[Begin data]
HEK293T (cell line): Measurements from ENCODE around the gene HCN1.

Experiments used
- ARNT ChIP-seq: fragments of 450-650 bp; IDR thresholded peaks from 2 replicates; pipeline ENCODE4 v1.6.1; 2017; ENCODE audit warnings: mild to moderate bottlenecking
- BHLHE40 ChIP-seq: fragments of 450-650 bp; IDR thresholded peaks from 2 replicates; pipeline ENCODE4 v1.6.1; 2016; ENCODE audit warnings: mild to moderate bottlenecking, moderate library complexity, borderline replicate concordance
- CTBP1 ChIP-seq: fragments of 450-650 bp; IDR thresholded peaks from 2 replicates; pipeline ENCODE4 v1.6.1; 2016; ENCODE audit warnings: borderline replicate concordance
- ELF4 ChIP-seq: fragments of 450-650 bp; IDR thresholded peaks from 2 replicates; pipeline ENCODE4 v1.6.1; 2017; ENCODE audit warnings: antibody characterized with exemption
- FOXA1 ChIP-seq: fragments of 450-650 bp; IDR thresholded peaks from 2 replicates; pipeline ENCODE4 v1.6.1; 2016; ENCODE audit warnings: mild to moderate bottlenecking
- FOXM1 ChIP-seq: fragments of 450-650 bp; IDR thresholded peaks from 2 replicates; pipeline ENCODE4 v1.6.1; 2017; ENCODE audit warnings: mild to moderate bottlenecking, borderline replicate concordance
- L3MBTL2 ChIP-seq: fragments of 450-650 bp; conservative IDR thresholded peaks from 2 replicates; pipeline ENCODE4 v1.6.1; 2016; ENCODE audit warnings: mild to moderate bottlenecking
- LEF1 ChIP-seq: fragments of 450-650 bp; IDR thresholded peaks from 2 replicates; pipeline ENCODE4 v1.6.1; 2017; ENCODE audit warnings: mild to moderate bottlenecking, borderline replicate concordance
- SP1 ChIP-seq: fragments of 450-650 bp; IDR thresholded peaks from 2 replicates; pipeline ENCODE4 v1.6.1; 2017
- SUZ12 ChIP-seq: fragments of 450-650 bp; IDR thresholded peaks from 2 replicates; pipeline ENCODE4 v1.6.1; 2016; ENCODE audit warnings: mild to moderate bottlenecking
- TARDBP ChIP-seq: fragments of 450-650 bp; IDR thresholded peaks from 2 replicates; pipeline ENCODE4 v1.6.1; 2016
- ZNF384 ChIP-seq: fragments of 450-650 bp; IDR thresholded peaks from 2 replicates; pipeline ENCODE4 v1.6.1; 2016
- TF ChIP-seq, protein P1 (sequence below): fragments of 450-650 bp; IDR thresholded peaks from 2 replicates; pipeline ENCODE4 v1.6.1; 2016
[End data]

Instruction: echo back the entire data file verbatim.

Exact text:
HEK293T (cell line): Measurements from ENCODE around the gene HCN1.

Experiments used
- ARNT ChIP-seq: fragments of 450-650 bp; IDR thresholded peaks from 2 replicates; pipeline ENCODE4 v1.6.1; 2017; ENCODE audit warnings: mild to moderate bottlenecking
- BHLHE40 ChIP-seq: fragments of 450-650 bp; IDR thresholded peaks from 2 replicates; pipeline ENCODE4 v1.6.1; 2016; ENCODE audit warnings: mild to moderate bottlenecking, moderate library complexity, borderline replicate concordance
- CTBP1 ChIP-seq: fragments of 450-650 bp; IDR thresholded peaks from 2 replicates; pipeline ENCODE4 v1.6.1; 2016; ENCODE audit warnings: borderline replicate concordance
- ELF4 ChIP-seq: fragments of 450-650 bp; IDR thresholded peaks from 2 replicates; pipeline ENCODE4 v1.6.1; 2017; ENCODE audit warnings: antibody characterized with exemption
- FOXA1 ChIP-seq: fragments of 450-650 bp; IDR thresholded peaks from 2 replicates; pipeline ENCODE4 v1.6.1; 2016; ENCODE audit warnings: mild to moderate bottlenecking
- FOXM1 ChIP-seq: fragments of 450-650 bp; IDR thresholded peaks from 2 replicates; pipeline ENCODE4 v1.6.1; 2017; ENCODE audit warnings: mild to moderate bottlenecking, borderline replicate concordance
- L3MBTL2 ChIP-seq: fragments of 450-650 bp; conservative IDR thresholded peaks from 2 replicates; pipeline ENCODE4 v1.6.1; 2016; ENCODE audit warnings: mild to moderate bottlenecking
- LEF1 ChIP-seq: fragments of 450-650 bp; IDR thresholded peaks from 2 replicates; pipeline ENCODE4 v1.6.1; 2017; ENCODE audit warnings: mild to moderate bottlenecking, borderline replicate concordance
- SP1 ChIP-seq: fragments of 450-650 bp; IDR thresholded peaks from 2 replicates; pipeline ENCODE4 v1.6.1; 2017
- SUZ12 ChIP-seq: fragments of 450-650 bp; IDR thresholded peaks from 2 replicates; pipeline ENCODE4 v1.6.1; 2016; ENCODE audit warnings: mild to moderate bottlenecking
- TARDBP ChIP-seq: fragments of 450-650 bp; IDR thresholded peaks from 2 replicates; pipeline ENCODE4 v1.6.1; 2016
- ZNF384 ChIP-seq: fragments of 450-650 bp; IDR thresholded peaks from 2 replicates; pipeline ENCODE4 v1.6.1; 2016
- TF ChIP-seq, protein P1 (sequence below): fragments of 450-650 bp; IDR thresholded peaks from 2 replicates; pipeline ENCODE4 v1.6.1; 2016